Chemistry - Are there ionic solids that conduct electricity?

Solution 1:


Another example is VO2. Over 67 °C its crystal structure changes to rutile with a band gap of ~0.1 eV. Dopants of other substances can reduce the temperature at which it becomes a conductor.

Solution 2:

Yes, there are.

Ionic conductivity greatly varies between compounds. For some of them is much higher then for others. They are called fast ion conductors, or superionic conductors.

Well known example is silver iodide. While it may be called a "salt", it's probably more covalent then ionic, that is, before it's heated to 146 °C, when its structure changes and Ag ions are "set loose" to conduct electricity. In result conductance rises a few thousand times.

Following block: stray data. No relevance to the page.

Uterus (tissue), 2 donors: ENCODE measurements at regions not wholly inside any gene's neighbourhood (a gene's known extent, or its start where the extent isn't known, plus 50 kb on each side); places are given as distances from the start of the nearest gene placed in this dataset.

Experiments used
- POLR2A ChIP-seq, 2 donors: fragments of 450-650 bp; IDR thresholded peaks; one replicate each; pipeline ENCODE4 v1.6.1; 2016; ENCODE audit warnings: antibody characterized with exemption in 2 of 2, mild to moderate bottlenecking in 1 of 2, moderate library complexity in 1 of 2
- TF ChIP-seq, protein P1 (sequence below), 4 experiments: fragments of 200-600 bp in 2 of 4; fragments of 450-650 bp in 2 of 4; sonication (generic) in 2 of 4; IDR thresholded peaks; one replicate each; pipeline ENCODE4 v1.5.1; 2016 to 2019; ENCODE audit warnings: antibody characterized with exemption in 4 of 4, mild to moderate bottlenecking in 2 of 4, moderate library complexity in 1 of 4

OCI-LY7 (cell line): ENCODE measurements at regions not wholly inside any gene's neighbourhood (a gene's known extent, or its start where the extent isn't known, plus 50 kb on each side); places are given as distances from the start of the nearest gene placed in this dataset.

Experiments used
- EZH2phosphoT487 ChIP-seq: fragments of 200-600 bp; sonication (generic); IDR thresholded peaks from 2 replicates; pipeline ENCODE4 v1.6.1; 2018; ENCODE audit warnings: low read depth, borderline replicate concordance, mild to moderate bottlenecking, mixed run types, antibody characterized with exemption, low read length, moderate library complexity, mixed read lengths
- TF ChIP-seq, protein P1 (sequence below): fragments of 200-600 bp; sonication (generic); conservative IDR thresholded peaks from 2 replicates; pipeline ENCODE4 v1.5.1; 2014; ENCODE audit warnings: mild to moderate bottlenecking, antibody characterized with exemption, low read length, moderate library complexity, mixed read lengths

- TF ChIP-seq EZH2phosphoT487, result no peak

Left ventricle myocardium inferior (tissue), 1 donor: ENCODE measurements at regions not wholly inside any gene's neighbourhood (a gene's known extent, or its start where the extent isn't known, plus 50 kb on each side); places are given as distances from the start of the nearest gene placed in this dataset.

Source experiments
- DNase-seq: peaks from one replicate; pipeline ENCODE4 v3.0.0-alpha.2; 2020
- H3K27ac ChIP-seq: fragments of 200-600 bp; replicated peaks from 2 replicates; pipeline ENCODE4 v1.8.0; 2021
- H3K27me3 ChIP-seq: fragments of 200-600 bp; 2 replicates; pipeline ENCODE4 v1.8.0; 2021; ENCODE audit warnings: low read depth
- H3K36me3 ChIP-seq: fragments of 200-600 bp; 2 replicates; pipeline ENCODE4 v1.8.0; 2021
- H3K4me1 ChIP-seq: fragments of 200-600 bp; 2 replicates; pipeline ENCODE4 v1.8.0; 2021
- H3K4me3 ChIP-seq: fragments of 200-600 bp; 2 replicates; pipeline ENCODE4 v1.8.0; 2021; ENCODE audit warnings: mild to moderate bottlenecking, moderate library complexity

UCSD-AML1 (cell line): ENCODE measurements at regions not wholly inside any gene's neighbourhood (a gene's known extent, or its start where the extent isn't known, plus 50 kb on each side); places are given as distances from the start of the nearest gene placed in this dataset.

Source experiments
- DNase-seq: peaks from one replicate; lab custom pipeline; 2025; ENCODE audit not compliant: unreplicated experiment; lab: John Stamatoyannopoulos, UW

If rubidium iodide is added to $\ce{AgI}$ we can get rubidium silver iodide which is even better, and is sometimes classified as one of "advanced" superionic conductors.

Many substances can be superionic in right circumstances, even water ice can, if temperature and pressure are high enough.